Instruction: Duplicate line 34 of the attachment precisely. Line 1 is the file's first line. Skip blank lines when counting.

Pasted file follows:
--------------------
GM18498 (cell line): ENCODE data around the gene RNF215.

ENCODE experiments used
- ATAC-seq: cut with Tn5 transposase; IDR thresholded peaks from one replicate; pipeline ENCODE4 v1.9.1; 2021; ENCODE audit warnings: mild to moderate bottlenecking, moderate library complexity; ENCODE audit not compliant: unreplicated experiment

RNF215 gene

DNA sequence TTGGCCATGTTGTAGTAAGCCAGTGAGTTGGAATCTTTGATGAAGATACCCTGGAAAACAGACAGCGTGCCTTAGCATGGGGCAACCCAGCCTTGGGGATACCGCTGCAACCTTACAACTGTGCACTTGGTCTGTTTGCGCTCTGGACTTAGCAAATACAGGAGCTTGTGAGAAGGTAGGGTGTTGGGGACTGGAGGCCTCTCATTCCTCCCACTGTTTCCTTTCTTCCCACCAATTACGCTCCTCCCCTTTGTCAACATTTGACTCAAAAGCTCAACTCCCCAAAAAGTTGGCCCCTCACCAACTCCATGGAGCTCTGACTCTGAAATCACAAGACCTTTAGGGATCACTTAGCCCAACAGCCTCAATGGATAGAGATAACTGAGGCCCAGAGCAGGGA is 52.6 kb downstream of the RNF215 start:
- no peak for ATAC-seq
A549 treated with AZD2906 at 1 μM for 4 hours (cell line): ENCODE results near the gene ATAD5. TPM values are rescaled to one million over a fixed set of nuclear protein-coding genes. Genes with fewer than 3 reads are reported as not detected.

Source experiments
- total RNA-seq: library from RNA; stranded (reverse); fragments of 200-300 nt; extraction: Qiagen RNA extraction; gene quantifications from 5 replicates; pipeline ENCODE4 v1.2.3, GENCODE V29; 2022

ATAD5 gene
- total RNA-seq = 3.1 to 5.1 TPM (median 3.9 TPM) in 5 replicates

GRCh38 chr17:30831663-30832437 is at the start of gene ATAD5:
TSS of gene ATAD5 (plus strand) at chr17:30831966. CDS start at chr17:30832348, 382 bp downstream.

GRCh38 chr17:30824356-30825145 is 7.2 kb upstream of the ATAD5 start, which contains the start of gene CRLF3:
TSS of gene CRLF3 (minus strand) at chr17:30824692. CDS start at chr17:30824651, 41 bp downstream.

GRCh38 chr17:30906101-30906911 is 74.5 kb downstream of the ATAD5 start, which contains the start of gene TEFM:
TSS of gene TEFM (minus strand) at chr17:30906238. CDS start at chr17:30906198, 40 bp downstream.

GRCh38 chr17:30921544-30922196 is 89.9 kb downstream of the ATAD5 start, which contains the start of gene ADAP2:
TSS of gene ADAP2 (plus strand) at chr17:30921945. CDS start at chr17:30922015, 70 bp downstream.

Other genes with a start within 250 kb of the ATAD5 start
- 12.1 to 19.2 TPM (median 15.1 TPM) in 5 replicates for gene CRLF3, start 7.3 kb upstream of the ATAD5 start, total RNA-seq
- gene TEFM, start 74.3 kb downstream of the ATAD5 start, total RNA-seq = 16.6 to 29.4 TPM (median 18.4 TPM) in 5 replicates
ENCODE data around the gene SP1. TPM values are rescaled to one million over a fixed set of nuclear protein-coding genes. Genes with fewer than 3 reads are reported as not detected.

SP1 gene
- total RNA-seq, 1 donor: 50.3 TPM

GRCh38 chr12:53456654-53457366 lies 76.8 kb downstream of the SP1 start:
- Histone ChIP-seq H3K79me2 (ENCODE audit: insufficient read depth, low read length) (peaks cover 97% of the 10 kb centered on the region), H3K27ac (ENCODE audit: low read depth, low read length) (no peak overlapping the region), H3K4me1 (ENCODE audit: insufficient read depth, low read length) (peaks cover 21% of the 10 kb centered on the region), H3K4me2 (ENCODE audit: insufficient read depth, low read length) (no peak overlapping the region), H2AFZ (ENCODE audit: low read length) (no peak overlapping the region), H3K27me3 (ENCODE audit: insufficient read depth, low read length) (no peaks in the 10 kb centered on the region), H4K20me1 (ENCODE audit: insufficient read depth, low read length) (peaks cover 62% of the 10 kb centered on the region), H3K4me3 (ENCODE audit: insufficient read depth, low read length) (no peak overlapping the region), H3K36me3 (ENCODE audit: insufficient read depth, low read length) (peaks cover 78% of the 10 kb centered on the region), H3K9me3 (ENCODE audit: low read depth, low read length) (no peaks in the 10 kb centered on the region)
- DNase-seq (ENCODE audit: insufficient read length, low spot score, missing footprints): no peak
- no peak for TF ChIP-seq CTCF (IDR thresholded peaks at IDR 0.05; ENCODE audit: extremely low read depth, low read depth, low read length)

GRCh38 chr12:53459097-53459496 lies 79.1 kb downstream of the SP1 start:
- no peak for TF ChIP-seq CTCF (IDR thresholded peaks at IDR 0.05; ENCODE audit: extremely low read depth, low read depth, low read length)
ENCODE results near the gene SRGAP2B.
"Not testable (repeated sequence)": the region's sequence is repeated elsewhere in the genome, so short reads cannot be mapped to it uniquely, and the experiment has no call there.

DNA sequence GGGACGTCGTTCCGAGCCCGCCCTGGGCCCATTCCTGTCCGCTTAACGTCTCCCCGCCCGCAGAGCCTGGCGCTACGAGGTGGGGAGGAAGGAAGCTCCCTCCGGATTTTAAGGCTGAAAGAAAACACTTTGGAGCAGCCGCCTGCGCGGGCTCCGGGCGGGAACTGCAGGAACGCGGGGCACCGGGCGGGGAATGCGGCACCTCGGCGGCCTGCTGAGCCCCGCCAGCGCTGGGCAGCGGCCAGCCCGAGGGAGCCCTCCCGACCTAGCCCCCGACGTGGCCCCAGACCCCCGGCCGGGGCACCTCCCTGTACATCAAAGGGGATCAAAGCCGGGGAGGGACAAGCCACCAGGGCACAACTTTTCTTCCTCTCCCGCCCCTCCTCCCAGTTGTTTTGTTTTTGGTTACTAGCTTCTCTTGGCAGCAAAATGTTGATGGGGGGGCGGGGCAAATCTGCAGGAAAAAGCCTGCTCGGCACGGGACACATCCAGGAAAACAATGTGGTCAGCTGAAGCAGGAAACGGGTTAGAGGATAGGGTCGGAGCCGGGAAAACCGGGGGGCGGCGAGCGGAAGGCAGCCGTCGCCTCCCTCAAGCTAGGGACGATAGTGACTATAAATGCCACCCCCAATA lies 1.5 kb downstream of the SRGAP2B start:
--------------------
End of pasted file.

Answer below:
DNA sequence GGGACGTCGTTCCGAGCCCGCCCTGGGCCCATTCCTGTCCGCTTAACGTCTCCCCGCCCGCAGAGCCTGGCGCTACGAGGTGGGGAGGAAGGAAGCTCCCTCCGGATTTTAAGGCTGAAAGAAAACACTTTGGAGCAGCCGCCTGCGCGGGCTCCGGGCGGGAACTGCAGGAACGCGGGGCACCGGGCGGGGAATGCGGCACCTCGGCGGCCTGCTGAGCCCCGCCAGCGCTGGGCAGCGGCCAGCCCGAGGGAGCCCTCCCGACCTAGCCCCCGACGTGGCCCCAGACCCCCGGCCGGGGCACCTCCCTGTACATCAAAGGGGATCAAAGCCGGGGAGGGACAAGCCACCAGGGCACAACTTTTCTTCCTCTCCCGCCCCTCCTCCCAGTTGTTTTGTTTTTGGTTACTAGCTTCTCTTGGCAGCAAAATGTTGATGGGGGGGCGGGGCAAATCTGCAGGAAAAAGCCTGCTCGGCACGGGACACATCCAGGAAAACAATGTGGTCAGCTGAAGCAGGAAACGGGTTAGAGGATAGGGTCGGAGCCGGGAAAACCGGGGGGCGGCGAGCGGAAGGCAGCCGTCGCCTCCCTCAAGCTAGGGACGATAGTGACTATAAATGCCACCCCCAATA lies 1.5 kb downstream of the SRGAP2B start: